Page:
Beauty Queen: As Bryan so aptly put it "This one has a distinct Northern working men's club feel to it." On this slow, droopy ballad, Ferry sounds like a mutated cross between Gene Pitney, and Engelbert Humperdinck (whoops). Some feverish, but soft guitar nurses the vocal line. "Ooo the way you look makes my starry eyes shiver." It creeps, and groans a little... groaning so much after a minute that you wanna laugh.
A smile crept across Ferry's face too, that was just before the curdling finished and the band stops for a split second, and reappears gashing, and fighting loud, and straight snappy rock. They certainly rock like nobody's business on this album. "Most things were done on the first take too. You might say we're together;" said Ferry. After the frantic jamming, the number returns to slink and slop.
Strictly Confidential: Hell, now I know what happened to Edmund Hockeridge - he lost six stone and joined Roxy. The opening to this most certainly has a Housewive's Choice ballad feel to it, plus the fact that Ferry's voice hits the soapy langour for which Edmund is so rightly famous.
A grower, it lulls one into listening to the lyrics, while the music rolls slowly, rising, and turning. It builds to a nightmarish, confused ending of nasty noise. It leaves one feeling quite emotionally wasted. Most enjoyable.
Editions Of You: "Ever noticed how much Roxy steal?" someone asked me. "Yes," I replied, "but they steal well."
Two lovely examples of masterful thieving occur on this delicious track. For a start the electric piano intro is straight from the opening chords of Brown Sugar. It don't sound the same - but it is. Then the actual meat of this rocker is guitar a la Fortune Teller. It's about time that guitar phrasing was used again anyhow, and used to beautiful effect too. Like Strand, this strikes you as an instant single, such is the force, appeal and clean precision.
"Play that one again," so we did. Oh what, a magnificent guitar break cuts it in half. Yes, a real guitar break that doesn't sound like any other guitar break you've ever heard. No mean achievement these days. This showcases the fabulous bass offerings of John Porter - consistent and tremendous throughout.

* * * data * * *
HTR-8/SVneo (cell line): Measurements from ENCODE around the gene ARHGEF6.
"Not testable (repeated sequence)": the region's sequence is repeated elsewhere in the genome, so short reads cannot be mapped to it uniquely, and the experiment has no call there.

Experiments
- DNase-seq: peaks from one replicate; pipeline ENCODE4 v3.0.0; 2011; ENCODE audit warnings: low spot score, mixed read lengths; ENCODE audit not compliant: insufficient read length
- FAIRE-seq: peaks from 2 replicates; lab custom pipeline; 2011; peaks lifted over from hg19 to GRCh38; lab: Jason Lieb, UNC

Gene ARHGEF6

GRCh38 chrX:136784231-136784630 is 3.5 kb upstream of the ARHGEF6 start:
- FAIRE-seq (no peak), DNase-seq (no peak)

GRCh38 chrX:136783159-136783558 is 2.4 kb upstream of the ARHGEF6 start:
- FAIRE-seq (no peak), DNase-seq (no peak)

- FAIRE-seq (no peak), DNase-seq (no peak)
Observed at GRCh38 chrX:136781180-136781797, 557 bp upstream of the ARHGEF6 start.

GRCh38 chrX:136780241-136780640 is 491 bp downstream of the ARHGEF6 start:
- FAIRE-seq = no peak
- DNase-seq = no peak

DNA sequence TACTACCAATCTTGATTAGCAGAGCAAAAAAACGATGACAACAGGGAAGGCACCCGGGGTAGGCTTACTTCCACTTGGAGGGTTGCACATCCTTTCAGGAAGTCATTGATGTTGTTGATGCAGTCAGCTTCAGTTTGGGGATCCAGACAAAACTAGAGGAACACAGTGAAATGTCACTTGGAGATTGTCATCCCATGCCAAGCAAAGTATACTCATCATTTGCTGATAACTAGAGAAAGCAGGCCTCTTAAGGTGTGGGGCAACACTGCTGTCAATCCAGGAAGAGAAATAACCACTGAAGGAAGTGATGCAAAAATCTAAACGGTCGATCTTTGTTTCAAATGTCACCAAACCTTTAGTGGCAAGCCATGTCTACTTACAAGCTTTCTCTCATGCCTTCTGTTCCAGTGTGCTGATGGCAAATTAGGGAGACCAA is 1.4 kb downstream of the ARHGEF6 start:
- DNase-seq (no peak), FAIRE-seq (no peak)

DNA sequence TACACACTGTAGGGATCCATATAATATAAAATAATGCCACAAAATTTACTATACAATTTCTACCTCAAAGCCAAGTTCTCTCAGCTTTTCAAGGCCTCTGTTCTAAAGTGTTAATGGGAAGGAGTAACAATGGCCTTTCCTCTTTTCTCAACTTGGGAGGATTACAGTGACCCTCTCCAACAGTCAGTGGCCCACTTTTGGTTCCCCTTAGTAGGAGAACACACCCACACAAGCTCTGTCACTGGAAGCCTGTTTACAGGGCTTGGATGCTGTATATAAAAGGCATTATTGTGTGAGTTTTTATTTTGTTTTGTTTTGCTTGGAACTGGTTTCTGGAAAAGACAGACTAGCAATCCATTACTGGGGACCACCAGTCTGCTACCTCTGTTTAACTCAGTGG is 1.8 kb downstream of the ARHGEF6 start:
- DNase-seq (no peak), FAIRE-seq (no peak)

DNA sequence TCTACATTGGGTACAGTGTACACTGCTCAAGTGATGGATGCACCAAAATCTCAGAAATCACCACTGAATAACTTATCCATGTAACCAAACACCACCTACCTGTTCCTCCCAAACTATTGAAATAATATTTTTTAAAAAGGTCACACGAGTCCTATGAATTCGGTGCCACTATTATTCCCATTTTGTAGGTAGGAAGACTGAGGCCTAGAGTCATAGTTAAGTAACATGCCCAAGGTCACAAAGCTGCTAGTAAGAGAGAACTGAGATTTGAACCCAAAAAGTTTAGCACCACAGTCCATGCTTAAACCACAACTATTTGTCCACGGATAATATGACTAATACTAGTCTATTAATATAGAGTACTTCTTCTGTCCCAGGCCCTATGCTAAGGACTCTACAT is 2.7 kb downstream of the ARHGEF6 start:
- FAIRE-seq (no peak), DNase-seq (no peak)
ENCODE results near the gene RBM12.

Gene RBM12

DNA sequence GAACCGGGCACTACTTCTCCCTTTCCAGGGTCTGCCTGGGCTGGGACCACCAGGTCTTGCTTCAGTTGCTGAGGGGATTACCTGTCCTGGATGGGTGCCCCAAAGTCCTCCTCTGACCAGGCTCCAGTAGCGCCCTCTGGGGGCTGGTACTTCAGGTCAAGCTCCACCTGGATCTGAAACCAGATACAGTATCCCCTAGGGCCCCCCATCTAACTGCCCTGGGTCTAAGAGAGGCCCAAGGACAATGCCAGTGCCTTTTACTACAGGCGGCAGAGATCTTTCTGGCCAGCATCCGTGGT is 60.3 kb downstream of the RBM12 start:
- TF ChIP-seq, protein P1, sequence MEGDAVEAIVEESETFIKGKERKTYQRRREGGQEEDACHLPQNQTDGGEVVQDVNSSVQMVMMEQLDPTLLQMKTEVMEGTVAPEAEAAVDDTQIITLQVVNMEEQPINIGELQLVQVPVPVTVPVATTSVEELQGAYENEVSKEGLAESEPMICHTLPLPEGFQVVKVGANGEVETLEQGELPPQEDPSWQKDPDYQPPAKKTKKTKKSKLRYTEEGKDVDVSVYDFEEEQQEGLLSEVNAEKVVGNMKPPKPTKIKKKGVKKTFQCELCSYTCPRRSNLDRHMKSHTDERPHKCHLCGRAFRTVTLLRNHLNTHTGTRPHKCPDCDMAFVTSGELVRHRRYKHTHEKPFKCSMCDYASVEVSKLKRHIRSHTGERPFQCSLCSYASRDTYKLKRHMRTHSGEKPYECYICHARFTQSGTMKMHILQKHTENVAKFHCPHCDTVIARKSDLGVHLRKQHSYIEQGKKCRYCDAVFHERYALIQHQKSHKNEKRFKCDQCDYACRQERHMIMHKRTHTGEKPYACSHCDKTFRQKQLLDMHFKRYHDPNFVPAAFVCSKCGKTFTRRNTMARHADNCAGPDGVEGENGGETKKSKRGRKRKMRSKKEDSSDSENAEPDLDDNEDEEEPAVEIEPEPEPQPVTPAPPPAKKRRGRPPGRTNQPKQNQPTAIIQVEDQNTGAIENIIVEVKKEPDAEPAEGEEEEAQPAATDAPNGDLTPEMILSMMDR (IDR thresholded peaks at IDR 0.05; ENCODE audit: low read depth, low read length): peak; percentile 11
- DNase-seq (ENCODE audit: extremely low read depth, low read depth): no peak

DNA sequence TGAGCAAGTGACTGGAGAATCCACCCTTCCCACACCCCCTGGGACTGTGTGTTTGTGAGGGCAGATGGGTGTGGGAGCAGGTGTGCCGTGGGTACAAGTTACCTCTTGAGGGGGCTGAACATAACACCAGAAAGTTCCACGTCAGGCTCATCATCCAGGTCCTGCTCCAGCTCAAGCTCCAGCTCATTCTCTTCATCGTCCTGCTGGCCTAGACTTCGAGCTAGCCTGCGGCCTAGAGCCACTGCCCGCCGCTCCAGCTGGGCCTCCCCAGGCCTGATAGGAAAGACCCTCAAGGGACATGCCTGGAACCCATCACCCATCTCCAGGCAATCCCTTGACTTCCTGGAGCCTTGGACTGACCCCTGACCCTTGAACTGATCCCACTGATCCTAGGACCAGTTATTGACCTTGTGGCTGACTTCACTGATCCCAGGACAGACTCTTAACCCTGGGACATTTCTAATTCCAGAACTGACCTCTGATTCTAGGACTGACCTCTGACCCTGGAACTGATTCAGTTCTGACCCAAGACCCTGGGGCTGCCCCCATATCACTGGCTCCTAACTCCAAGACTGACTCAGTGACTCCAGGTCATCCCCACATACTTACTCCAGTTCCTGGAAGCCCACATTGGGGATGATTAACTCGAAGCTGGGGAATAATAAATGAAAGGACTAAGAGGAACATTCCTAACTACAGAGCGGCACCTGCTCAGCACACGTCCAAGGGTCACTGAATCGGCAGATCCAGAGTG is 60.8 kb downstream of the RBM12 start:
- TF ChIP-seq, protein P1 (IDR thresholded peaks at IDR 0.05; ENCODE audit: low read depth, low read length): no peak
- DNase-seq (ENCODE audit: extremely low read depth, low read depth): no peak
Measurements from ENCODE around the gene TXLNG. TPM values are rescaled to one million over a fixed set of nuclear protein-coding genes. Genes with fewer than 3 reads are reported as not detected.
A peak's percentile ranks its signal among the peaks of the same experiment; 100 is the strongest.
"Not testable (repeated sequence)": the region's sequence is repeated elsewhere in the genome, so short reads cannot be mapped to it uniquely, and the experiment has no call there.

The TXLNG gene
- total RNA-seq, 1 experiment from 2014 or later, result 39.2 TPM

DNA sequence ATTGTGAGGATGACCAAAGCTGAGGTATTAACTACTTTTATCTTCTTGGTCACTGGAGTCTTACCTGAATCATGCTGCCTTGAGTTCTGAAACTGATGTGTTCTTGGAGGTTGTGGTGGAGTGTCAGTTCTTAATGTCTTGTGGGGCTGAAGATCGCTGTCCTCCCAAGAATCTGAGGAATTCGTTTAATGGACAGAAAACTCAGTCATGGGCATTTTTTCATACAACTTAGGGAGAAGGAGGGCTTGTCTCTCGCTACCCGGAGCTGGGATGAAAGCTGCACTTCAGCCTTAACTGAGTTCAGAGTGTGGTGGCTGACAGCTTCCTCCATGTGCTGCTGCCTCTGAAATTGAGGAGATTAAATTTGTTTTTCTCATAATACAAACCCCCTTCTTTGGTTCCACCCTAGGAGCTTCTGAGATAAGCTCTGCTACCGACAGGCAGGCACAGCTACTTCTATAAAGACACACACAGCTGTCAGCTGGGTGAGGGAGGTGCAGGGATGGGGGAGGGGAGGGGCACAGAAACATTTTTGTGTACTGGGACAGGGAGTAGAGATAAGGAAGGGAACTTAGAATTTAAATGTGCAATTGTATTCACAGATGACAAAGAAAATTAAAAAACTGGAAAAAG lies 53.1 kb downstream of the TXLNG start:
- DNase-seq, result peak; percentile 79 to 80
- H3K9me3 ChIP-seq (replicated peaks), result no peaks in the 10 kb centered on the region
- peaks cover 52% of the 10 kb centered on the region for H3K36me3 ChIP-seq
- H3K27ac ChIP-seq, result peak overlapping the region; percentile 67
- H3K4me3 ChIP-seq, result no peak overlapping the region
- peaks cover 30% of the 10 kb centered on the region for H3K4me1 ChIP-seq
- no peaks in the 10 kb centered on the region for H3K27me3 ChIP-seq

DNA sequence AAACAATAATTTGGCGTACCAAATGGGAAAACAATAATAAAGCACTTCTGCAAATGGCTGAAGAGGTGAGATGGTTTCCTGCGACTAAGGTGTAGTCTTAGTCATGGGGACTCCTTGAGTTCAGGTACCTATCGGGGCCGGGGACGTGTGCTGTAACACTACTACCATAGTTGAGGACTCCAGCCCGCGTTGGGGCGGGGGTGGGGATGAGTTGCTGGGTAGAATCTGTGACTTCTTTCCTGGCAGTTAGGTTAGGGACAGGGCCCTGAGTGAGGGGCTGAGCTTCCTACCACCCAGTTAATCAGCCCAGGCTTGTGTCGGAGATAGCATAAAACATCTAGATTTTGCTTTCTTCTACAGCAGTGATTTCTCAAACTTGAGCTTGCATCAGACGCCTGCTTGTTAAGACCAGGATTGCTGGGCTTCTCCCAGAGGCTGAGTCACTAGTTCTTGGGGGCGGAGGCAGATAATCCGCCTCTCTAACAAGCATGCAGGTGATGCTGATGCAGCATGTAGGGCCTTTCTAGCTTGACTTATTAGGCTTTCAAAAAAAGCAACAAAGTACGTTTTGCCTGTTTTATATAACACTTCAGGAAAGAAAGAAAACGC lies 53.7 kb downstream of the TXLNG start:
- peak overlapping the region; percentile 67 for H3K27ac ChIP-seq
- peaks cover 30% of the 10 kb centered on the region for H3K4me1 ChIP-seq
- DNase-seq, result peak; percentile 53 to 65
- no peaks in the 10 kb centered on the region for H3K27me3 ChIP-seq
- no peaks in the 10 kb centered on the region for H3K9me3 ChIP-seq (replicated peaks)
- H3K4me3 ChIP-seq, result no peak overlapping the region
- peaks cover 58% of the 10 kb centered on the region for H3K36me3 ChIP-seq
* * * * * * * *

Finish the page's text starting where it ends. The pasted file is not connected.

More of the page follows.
Ferry's lyrics are again remarkable: "Too much cheesecake too soon / Old money's better than new / No mention in the latest Tribune / And don't let this happen to you." No messing, no wastage - a beginning, a middle, quantity, quality and an ending.
In Every Dream Home A Heartache: Ferry's personal favourite. "It was twice as long when I first wrote it... but with it being a recitation rather than a song I had to cut it quite a bit." It is a recitation of an extremely terrifying poem. "Personal experiences Bryan?" "...Um, I'll wait a couple of weeks before I answer that."
Monotonous half-singing. "I bought you mail order / my plain wrapper baby / Your skin is like vinyl / The perfect companion... Inflatable doll / My role is to serve you / Disposable darling."
One of those questioning pieces that throws one into a state of doomed confusion. It works on the emotions like a Cohen drama. One's spine is removed - temporarily, to allow for total relaxation, allowing the mind to work freely with the lyrics. And then it explodes into a heavy dripping, electric ending. Most stunning, and most certainly the finest lyrics I've seen in a year or two. There's silence, and the track re-appears in a phased swishy form, courtesy of Eno. Rather like the little tit-bits that appeared on Family's first album Doll's House. Side one swishes and trips to an end. It's most relevant that we take a break here. The reason is quite simple. In plain words, Side One is instant, quick and immediately colourful. You could play every track - maybe with the exception of the last - before breakfast, and relish them.